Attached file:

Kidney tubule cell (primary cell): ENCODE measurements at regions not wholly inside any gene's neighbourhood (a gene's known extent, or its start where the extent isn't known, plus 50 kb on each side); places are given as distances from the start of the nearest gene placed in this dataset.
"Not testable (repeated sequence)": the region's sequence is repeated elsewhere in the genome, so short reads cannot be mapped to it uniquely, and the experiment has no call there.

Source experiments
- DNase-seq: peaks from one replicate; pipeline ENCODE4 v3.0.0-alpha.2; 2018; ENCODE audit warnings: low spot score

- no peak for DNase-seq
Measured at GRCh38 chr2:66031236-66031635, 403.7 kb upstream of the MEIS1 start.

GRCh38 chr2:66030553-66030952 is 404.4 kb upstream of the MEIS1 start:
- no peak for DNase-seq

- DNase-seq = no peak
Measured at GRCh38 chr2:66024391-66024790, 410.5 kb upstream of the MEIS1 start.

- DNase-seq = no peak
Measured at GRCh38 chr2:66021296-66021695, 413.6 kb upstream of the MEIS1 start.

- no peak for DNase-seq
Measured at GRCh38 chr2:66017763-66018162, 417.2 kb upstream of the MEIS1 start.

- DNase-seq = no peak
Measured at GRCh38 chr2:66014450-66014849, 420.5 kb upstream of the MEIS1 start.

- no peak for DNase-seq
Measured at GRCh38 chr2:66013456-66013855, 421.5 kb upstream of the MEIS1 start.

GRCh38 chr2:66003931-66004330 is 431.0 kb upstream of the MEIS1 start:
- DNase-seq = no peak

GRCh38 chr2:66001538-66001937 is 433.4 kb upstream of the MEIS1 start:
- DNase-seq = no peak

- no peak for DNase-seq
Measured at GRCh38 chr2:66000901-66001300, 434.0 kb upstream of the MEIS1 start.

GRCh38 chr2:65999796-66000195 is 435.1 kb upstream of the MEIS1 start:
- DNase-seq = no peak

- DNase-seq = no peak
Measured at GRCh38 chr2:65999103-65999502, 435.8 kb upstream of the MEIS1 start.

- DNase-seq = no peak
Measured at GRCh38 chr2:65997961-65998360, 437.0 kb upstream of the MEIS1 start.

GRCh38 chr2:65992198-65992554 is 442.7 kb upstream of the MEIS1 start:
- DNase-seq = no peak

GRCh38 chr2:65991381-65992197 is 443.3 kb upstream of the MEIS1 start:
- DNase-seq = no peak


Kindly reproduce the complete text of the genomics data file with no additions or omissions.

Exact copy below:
Kidney tubule cell (primary cell): ENCODE measurements at regions not wholly inside any gene's neighbourhood (a gene's known extent, or its start where the extent isn't known, plus 50 kb on each side); places are given as distances from the start of the nearest gene placed in this dataset.
"Not testable (repeated sequence)": the region's sequence is repeated elsewhere in the genome, so short reads cannot be mapped to it uniquely, and the experiment has no call there.

Source experiments
- DNase-seq: peaks from one replicate; pipeline ENCODE4 v3.0.0-alpha.2; 2018; ENCODE audit warnings: low spot score

- no peak for DNase-seq
Measured at GRCh38 chr2:66031236-66031635, 403.7 kb upstream of the MEIS1 start.

GRCh38 chr2:66030553-66030952 is 404.4 kb upstream of the MEIS1 start:
- no peak for DNase-seq

- DNase-seq = no peak
Measured at GRCh38 chr2:66024391-66024790, 410.5 kb upstream of the MEIS1 start.

- DNase-seq = no peak
Measured at GRCh38 chr2:66021296-66021695, 413.6 kb upstream of the MEIS1 start.

- no peak for DNase-seq
Measured at GRCh38 chr2:66017763-66018162, 417.2 kb upstream of the MEIS1 start.

- DNase-seq = no peak
Measured at GRCh38 chr2:66014450-66014849, 420.5 kb upstream of the MEIS1 start.

- no peak for DNase-seq
Measured at GRCh38 chr2:66013456-66013855, 421.5 kb upstream of the MEIS1 start.

GRCh38 chr2:66003931-66004330 is 431.0 kb upstream of the MEIS1 start:
- DNase-seq = no peak

GRCh38 chr2:66001538-66001937 is 433.4 kb upstream of the MEIS1 start:
- DNase-seq = no peak

- no peak for DNase-seq
Measured at GRCh38 chr2:66000901-66001300, 434.0 kb upstream of the MEIS1 start.

GRCh38 chr2:65999796-66000195 is 435.1 kb upstream of the MEIS1 start:
- DNase-seq = no peak

- DNase-seq = no peak
Measured at GRCh38 chr2:65999103-65999502, 435.8 kb upstream of the MEIS1 start.

- DNase-seq = no peak
Measured at GRCh38 chr2:65997961-65998360, 437.0 kb upstream of the MEIS1 start.

GRCh38 chr2:65992198-65992554 is 442.7 kb upstream of the MEIS1 start:
- DNase-seq = no peak

GRCh38 chr2:65991381-65992197 is 443.3 kb upstream of the MEIS1 start:
- DNase-seq = no peak